03 Oct 2017
Students, academics and support staff from the American University of the Caribbean School of Medicine (AUC) are in Lancashire this week as plans are being finalised that would potentially allow them to continue their program of study after a hurricane damaged the School’s home country.
Hurricane Irma had a devastating impact on Sint Maarten, the Dutch-French island where AUC’s students complete their first two years of pre-clinical medical school. Determined to allow students to proceed with their studies, AUC is working with the University of Central Lancashire (UCLan), East Lancashire Hospitals NHS Trust (ELHT) on plans to host the school for its autumn semester, pending necessary regulatory approvals.
The plan is for AUC to utilise the University’s academic facilities for teaching, and for students and staff to be accommodated in numerous halls of residence and houses within the Preston City Centre. The visiting students would complete their regular curriculum on a modified schedule, ensuring the existing UCLan students’ timetables are unaffected. The students would also have access to a range of UCLan facilities including the library, computing and pastoral care, and be associate members of the Students’ Union. Clinical skills training would take place at associated NHS trust sites in East Lancashire.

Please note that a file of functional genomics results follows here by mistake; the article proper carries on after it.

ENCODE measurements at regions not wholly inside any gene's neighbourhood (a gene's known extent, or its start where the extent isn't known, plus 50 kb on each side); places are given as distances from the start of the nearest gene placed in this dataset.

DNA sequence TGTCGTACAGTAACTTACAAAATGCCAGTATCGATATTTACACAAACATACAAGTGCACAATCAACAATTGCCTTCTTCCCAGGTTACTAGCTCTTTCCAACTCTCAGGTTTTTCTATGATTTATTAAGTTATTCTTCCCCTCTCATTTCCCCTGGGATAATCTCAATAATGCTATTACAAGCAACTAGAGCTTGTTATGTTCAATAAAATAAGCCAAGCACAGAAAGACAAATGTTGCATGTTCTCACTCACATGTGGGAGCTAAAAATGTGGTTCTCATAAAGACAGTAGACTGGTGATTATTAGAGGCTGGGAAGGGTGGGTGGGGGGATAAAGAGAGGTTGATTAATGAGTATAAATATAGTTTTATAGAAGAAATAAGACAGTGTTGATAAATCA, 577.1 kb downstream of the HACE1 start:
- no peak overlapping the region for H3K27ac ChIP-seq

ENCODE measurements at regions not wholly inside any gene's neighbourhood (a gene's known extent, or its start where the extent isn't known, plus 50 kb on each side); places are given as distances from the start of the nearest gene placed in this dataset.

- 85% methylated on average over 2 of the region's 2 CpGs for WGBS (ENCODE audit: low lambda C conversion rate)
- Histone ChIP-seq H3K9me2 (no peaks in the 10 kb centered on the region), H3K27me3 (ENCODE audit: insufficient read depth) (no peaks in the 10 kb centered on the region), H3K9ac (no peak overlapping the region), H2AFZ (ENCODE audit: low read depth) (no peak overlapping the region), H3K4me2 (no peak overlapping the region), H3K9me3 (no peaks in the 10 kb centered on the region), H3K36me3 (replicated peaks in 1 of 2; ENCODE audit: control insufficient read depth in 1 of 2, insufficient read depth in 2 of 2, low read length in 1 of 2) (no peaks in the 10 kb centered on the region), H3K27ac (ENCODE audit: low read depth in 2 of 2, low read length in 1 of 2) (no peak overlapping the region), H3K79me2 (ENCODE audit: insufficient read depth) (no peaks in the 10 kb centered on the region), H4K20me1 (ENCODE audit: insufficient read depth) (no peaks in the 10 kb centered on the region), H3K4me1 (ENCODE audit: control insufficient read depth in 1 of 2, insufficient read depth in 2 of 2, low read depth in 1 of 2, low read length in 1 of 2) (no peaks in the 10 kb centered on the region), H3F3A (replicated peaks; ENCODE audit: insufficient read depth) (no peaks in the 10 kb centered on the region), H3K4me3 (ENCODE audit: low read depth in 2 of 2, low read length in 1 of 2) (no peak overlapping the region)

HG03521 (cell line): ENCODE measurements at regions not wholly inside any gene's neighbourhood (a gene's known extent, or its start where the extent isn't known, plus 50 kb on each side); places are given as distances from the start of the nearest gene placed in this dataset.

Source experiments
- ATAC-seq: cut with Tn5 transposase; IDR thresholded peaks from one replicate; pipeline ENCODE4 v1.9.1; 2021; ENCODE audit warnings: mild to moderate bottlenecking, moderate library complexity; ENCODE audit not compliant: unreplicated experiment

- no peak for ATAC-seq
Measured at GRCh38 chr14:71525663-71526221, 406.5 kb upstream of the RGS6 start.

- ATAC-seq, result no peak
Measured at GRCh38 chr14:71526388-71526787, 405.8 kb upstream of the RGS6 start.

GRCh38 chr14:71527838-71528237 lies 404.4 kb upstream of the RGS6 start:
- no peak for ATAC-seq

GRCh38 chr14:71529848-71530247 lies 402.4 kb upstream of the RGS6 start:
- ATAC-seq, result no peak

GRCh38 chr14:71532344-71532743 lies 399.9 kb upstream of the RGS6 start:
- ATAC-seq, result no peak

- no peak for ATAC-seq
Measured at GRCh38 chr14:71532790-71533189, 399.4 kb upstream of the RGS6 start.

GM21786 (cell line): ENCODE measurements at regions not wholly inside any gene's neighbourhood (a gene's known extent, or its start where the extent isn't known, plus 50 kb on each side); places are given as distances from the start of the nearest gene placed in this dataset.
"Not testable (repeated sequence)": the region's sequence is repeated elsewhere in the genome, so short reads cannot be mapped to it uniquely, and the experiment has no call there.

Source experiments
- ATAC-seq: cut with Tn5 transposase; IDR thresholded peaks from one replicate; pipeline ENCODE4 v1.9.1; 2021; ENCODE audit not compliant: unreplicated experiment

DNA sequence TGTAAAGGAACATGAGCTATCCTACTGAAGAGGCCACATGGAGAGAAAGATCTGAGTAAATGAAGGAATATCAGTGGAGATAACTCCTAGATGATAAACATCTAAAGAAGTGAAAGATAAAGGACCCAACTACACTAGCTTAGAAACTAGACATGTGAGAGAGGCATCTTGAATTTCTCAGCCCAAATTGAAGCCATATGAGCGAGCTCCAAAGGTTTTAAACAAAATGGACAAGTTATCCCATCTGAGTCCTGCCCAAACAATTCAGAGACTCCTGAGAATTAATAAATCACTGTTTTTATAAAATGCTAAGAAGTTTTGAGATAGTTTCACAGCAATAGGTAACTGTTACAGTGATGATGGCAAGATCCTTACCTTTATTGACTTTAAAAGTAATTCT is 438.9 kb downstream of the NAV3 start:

Kevin McGee, Chief Executive at East Lancashire Hospitals NHS Trust, said: “We already have a close working relationship with AUC and UCLan, and we’re delighted to be able to build on this to offer support and ensure that the AUC student cohort can complete their studies with the minimum of disruption.”
Rico Barronon, President of the AUC Student Governors’ Association, said: “We are all incredibly grateful to UCLan for welcoming us to Preston. The intention to move an entire medical school across the Atlantic in a matter of weeks is incredible and shows the resilience of AUC students who have been through a very traumatic time. We are looking at our time at UCLan as a new adventure and I am sure we will be well taken care of.”